There are many other scenarios that you may or may not be a part of that are also common with mental abusers. It's also possible that mental abuse and physical abuse could go hand in hand. An abuser may use physical abuse as a way to wear down their partner even more to accept their mental abuse. The bottom line is that an abuser attempts to isolate their victim and make them feel like they have no other options. The abuser is completely in control of their life and they feel like they have nowhere else to go and no one else who will take care of them the way the abuser does when they are in a good mood.
Symptoms of Mental Abuse
There are many symptoms of mental abuse and any combination of them could exist in your situation. Any of these are signs that something unhealthy is happening in your relationship and should definitely be addressed more carefully.
- Constant criticism and manipulation. The abuser will use criticism to make you feel worse about yourself, whether that criticism is truthful or not is irrelevant. An abuser will start by playing on your insecurities because it helps them gain control more quickly and then they may start pulling in criticism that you never would have believed about yourself before. If you have been trying to lose some weight they might call you fat. If you haven't been able to find a job and they have one they may call you lazy. These things play on your current insecurities and make it easier for them to build up to criticizing everything else about you to make you feel like you owe them.
- Shame you about your behavior. The abuser will attempt to make you feel bad about the things that you do or say that embarrass them or that they claim embarrass you. Believing that 'those people' actually care about you is embarrassing because they don't. or believing that you'll ever amount to anything is stupid. An abuser will make you feel bad for embarrassing them to the point that you want to do exactly what they say so that next time you don't embarrass them again.
- Blaming their feelings on you. An abuser doesn't take responsibility for their own feelings and their own life. If they haven't been able to get ahead in their job, it's your fault. If they are unhappy it's because you're not up to standard. If they yell at you, it's because you made them do it. Abusers do not see their own responsibility in what's going on and they refuse to acknowledge that they may have a part in any of it. Instead, they blame everything bad that happens in their life and in your life on you and what you've done to ruin them.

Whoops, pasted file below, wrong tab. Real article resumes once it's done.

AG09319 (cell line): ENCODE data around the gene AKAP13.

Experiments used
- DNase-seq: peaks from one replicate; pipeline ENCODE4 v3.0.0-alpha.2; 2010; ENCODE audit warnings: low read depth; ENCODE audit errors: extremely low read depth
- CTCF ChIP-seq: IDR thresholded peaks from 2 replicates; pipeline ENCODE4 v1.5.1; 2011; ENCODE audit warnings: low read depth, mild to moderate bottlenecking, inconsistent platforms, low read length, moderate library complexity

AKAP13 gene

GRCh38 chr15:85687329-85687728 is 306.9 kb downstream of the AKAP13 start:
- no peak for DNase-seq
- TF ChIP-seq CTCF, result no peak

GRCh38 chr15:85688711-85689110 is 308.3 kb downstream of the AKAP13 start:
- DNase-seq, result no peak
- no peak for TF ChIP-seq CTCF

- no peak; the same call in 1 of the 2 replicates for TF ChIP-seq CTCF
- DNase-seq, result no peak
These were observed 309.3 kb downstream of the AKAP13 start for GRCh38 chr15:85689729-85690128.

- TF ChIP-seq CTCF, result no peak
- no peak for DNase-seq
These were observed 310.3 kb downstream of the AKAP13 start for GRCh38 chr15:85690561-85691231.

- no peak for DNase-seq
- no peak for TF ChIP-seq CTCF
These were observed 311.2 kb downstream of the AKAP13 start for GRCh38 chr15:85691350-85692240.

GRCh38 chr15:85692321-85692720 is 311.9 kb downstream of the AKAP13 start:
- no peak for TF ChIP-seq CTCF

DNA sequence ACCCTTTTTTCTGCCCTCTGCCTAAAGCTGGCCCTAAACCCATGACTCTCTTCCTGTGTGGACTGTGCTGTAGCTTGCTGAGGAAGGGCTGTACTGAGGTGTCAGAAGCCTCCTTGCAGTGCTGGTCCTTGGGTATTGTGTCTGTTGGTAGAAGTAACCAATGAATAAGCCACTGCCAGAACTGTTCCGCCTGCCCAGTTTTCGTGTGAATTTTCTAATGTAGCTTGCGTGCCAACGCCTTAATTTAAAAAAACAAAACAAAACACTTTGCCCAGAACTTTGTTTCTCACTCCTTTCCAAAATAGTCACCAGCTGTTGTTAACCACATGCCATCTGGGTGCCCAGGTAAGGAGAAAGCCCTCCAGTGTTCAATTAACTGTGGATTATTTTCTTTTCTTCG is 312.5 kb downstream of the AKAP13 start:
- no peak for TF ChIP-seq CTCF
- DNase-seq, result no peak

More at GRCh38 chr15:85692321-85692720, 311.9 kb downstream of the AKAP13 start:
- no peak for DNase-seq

- Verbally abusing and name calling. An abuser may resort to schoolyard bully tricks of simply calling you names even in a 'joking' manner. They may claim it's simply a term of endearment to call you a 'piggy' or a 'lazy bum' but the terms play on your insecurities and that's the point. Even when everything seems to be going well and they haven't made any other negative comments in a while they may use these terms to make sure you remember where you stand and how much you 'owe' them for remaining with you even though you're not good enough for them.
- Punishing or threatening to punish. An abuser may threaten to leave entirely, but only after they've gotten you to a point in the relationship where you feel like you can't be without them. They may even resort to punishments that you would associate with children such as refusing to let you go out with friends or talk on the phone. These are other ways that they can control what you are doing and start isolating you from the people who would be right there to help you if they knew what was going on.